Tsai Ming-liang's Precarious City

Curator's Note

Tsai Ming-liang’s I Don’t Want to Sleep Alone (2006) maps transnational capital through Kuala Lumpur’s urban built environment. The director’s first film shot in his native Malaysia, Sleep traverses KL’s grimiest streets from the perspective of migrant workers. It figures a globalized world in terms of the movement of laboring bodies through unfinished high-rise buildings, dingy dormitories, and temporary walkways around construction sites. These architectures of rapid, exploitative, and often stalled urban development nonetheless render visible a precarious foothold on community. 

Here, a group of Bangladeshi workers laboriously carry home a mattress they have found behind a dumpster. An interior, domestic object moves awkwardly through public space. We move through dirty alleys and crowded intersections, across dark passageways and empty streets. Time expands and shots that would normally be elided for the sake of narrative efficiency swell to an unexpected duration. As spectators, we feel the weight of the mattress in the sheer time spent watching the men struggle with it. In this heavy time, KL’s multiethnic cityscape emerges as a transnational collage where domestic things are repurposed in public: the mattress finds a new home, and a couple on the street sing a Malay version of a British nursery rhyme. 

If Sleep views KL as an assemblage of precarious globality, its cinematic architecture also encloses spaces of intimacy. In the previous scene, another foreigner – and recurring Tsai character – Hsiao-kang has been beaten up by a gang. We see him stagger and collapse, and the editing allows us to believe that the men have walked past without helping, deciding it was none of their business. We think time is seamless, but when they arrive home we discover that something was elided and the men have rescued Hsiao-kang after all. There is a space enfolded in the mattress and likewise an uneen pocket of time, secreted in narrative space. Hsaio-kang is enveloped in this safe space, an interiority hidden from public view. Precarity is often held to foreclose on communalism but Tsai reverses this conventional wisdom. The men take a risk in bringing home this sick stranger, proposing in the process a different use of cinematic space.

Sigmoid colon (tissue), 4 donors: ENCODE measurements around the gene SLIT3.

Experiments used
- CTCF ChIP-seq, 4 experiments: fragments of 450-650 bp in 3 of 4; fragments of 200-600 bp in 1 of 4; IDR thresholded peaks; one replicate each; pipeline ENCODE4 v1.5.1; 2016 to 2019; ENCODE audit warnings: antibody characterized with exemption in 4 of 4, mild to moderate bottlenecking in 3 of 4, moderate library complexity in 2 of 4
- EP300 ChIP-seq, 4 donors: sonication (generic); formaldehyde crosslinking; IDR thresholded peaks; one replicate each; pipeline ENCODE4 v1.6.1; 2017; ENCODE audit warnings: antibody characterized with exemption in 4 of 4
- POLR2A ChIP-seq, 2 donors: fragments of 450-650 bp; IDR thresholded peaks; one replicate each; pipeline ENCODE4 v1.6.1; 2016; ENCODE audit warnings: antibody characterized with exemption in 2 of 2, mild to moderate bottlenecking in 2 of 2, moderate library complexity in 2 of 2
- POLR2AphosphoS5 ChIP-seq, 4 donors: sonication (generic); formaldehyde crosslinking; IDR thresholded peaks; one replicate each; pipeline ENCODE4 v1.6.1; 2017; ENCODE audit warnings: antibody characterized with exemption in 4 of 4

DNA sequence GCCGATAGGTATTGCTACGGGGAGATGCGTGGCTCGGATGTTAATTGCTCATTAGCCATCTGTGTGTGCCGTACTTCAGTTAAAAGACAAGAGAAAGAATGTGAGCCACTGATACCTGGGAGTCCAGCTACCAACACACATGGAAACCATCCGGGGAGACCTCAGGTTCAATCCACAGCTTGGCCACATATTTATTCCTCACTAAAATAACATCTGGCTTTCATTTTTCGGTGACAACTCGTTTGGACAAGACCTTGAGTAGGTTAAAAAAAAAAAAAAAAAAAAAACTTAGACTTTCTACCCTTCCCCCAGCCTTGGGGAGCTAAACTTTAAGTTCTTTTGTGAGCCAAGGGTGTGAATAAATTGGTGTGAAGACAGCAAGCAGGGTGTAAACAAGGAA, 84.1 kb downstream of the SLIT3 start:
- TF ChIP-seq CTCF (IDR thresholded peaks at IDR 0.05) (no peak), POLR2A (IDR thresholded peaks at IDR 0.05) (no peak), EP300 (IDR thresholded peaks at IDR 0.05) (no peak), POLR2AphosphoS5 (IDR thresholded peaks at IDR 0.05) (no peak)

I was fascinated by Galt's careful unpacking of the literal and figural roles played by the mattress 'pocket' as it becomes inflected by the montage; in particular, I was reminded of Pheng Cheah's conceptualization of the 'global sheaf'; like 'pocket,' 'sheaf' can be both noun and verb, depending on context. Caught between passive and active, literal and figural, 'sheaf' comes to signify the ambivalent spectral bodies established by postcolonial nation-states in response to the predatory impulses of global capital. Galt appears to be unpacking a similar ambivalence in the relationship between the domestic object of the mattress and the figurations achieved by Tsai's montage, which describes a doubled (i.e. spectral) moment whose retroactive significance dramatizes the singular contingency of urban space - and of cinematic architecture - for the migrant workers who inhabit them.